The prevalence of several autoimmune diseases is increased in women with endometriosis. Among them, systemic lupus erythematosus (SLE), rheumatoid arthritis (RA), celiac disease, inflammatory bowel disease, Sjogren’s syndrome (SS), and autoimmune thyroiditis are particularly involved. A case-control study of 150 women with endometriosis, SLE, celiac disease, inflammatory bowel disease, and autoimmune thyroiditis was more frequent in those with endometriosis [4]. Another case-control study demonstrated an increasing number of immune-mediated conditions and co-occurring endometriosis [5]. A nationwide population-based study showed an increased risk of RA in patients with endometriosis during more than 10-year follow-up [6]. A population-based, retrospective cohort study from Taiwan including endometriosis (n = 16,758) and non-endometriosis (n = 16,758) women showed a significantly higher incidence rate in women with endometriosis (0.3 vs. 0.1 per 1,000 person-years) and hazard ratio (HR) for SLE [adjusted HR (aHR), 2.37; 95% confidence interval (CI) 1.35–4.14] as compared to the non-endometriosis group [7]. Another retrospective study from Taiwan with a total of 17,779 patients with endometriosis and 17,779 controls without endometriosis showed an increased risk of SLE in those with endometriosis (0.85 vs. 0.57 per 1,000 person-years, HR = 1.86; 95% CI 1.36–2.53) as compared to those without endometriosis [8]. In a Swedish study of women with endometriosis from 1964 to 2011, including 2,834 cases of SLE and 14,164 controls, a significant association between endometriosis and subsequent SLE was noted with an odds ratio of 1.39 (95% CI 1.09–1.78) [9]. Among 114,453 women from the Nurses’ Health Study II study followed since 22 years, 103 incident cases of SLE and 390 cases of RA were confirmed and endometriosis was significantly associated with SLE (HR = 2.03; CI 1.17–3.51) and RA diagnosis (HR = 1.41; 95% CI 1.05–1.89) [10]. In a case-control study of 58 primary SS (pSS)-patients and 157 controls, endometriosis was reported in 8.5% of pSS patients vs. 2.1% of those without pSS [11]. Celiac disease was diagnosed in 5 of 223 (2.2%) women with endometriosis and in 2 of 246 (0.8%) controls (P = 0.265) [12]. Among 11,097 women with celiac disease, 118 patients with celiac disease developed endometriosis in comparison with 399 controls without celiac disease among 54,992 age-matched control women [13]. Among 37,661 women with endometriosis from Danish Hospital Discharge Register (1977 to 2007), 13,054 and 86 cases of multiple sclerosis (MS), SLE and SS were noted, respectively, with standardized incidence ratios (SIR) at an odds ratio of 1.2 (95% CI 1.05–1.5) for MS, odds ratio 1.6 (95% CI 1.2–2.1) for SLE and odds ratio 1.6 (95% CI 1.3–2.0) for pSS [14]. When the analysis was restricted to 9,191 women with laparoscopy or laparotomy confirmed endometriosis, associations were significant for MS (SIR = 1.4; 95% CI 1.04–1.9), but not for SLE (SIR = 1.1; 95% CI 0.6–2.1) and pSS (SIR = 1.4; 95% CI 0.9–2.3). Thus, endometriosis could be associated with various autoimmune diseases, even if the force of this demonstration of these associations remains low due to the study biases.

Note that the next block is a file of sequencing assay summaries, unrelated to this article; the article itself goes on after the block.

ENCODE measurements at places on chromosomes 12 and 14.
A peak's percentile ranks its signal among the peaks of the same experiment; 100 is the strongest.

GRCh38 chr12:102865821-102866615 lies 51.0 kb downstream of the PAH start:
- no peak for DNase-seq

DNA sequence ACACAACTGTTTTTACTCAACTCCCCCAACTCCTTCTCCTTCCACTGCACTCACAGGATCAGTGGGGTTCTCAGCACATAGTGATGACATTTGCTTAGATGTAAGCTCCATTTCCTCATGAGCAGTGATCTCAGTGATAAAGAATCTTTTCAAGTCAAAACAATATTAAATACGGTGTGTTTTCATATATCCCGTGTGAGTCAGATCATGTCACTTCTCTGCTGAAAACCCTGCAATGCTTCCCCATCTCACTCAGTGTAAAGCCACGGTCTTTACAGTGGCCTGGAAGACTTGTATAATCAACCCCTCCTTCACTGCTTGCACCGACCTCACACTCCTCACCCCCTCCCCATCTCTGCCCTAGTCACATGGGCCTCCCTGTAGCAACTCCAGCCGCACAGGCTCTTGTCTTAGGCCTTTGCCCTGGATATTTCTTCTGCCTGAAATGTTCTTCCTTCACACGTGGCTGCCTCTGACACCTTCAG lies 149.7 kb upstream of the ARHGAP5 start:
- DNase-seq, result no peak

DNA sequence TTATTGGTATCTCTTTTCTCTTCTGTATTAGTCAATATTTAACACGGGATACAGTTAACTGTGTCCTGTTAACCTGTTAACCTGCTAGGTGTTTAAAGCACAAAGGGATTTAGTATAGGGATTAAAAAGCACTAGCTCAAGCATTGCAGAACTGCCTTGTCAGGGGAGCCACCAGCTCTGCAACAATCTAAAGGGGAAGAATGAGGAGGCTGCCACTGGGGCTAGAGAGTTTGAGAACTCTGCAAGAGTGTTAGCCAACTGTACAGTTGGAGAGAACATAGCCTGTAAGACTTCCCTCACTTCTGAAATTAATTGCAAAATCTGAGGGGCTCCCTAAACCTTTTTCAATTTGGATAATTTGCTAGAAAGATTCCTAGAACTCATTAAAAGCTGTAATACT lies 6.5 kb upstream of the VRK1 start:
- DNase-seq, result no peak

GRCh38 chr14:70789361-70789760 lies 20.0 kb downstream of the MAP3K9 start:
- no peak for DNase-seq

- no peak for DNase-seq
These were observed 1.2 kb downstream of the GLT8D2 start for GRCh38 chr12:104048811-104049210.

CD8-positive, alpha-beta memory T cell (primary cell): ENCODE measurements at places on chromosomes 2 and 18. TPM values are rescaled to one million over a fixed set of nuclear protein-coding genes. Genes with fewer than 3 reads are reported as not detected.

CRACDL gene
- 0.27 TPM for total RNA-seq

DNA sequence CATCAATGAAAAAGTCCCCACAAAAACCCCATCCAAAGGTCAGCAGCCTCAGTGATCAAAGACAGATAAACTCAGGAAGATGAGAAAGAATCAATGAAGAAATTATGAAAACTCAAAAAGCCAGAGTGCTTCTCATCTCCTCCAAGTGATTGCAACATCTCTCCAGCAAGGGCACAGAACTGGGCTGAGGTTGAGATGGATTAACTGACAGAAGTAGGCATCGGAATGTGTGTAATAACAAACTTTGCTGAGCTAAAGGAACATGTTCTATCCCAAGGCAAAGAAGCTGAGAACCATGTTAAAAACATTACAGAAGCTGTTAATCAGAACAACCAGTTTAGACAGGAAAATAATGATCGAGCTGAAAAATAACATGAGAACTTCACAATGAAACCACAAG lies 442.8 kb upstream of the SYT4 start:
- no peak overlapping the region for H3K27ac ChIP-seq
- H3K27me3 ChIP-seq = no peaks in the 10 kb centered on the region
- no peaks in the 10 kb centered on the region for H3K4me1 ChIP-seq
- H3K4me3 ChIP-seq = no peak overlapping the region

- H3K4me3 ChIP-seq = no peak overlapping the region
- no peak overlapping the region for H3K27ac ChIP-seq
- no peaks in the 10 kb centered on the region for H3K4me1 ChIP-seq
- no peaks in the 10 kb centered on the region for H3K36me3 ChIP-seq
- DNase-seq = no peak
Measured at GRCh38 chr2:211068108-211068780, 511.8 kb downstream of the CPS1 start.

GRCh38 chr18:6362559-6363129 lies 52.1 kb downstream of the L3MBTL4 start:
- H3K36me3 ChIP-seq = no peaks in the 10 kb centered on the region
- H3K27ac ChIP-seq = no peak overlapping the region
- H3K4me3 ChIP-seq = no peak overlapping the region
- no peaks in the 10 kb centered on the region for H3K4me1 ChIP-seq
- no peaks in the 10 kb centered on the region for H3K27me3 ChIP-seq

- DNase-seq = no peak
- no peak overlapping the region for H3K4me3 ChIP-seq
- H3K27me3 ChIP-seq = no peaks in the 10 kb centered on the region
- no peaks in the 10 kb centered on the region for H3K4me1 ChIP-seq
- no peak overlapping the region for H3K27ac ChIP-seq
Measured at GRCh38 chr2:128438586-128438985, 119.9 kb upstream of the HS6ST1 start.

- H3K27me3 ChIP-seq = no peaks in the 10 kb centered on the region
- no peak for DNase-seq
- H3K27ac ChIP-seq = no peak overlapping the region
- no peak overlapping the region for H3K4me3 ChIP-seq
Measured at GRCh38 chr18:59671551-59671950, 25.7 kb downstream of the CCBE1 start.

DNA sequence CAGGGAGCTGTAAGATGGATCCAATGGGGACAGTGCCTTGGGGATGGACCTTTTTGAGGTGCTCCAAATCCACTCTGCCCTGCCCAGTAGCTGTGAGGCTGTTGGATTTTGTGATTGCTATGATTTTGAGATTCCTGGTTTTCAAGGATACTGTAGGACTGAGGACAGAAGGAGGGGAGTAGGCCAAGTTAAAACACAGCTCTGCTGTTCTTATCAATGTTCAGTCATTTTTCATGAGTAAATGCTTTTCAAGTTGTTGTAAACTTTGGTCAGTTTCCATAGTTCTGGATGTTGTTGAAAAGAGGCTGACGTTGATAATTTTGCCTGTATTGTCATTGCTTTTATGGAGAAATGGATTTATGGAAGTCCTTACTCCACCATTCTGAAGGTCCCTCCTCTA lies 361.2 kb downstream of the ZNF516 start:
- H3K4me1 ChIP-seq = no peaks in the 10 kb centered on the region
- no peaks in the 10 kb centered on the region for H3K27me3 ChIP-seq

Autoantibodies in endometriosis

    Various autoantibodies in blood and peritoneal fluids have been studied in endometriosis women, and their prevalence could be increased even in the absence of any autoimmune disease [15, 16]. The list of autoantibodies that have been detected in endometriosis is very large, and includes antinuclear antibodies (ANAs), antiphospholipids (aPLs), antithyroid, anti-endometrial, anti-α-enolase, anti-PDIK1L, anti-survivin, anti-laminin-1, anti-carbonic anhydrase, anti-granulocyte macrophage-colony stimulating factor (anti-GM-CSF) autoantibodies, etc.

    For instance, studies showed that anti-endometrial antibodies are more frequent in sera of women with endometriosis and that they are directed against the cytoplasm of glandular and surface epithelium [17]. In women with endometriosis, ANAs, anti-Sjogren’s-syndrome-related antigen A (anti-SSA/Ro), and aPL autoantibodies were also more commonly detected usually in the absence of any clinical autoimmune disease [18]. In 323 various stage endometriosis women, anti-cardiolipin antibodies and anti-sperm antibodies were both found to be more frequent in sera and peritoneal fluids [19]. Both levels and prevalence of anti-laminin-1 autoantibodies were increased in endometriosis-associated infertility, but these autoantibodies failed to predict in vitro fertilization (IVF) failure [20, 21]. Other rare autoantibodies, such as anti-ovary, anti-theca, anti-granulosa cells, and anti-endometrium autoantibodies have been more frequent in infertile endometriosis women [22]. Among 23 women with endometriosis-associated infertility, aPL except for lupus anticoagulant (LAC), and ANAs were significantly more frequent in women with endometrioses than controls with tubal infertility [23]. Anti-GM-CSF antibodies levels in 106 sera of endometriosis women were increased in patients with endometriosis and with the levels correlated to the severity of the disease [24]. The clinical value and the predictive impact of these various autoantibodies, the correlation of the endometriosis stage, and the value in patients with endometriosis-related infertility remain unclear. Among 35 IVF cycles with at least one aPL or ANA, 8 (23%) women became pregnant, vs. 16 (46%) in autoantibodies-negative ones (P = 0.04) [25]. The levels of anti-alpha enolase antibodies have been found to be increased from stages I to III, but not in stage IV [26]. Anti-PDIK1L and anti-survivin antibodies have not been found to be correlated with the stage of endometriosis [27, 28]. The relevance of these factors thus seems to be limited in clinical practice, and probably reflects more an immunological overall disturbance (Table 1).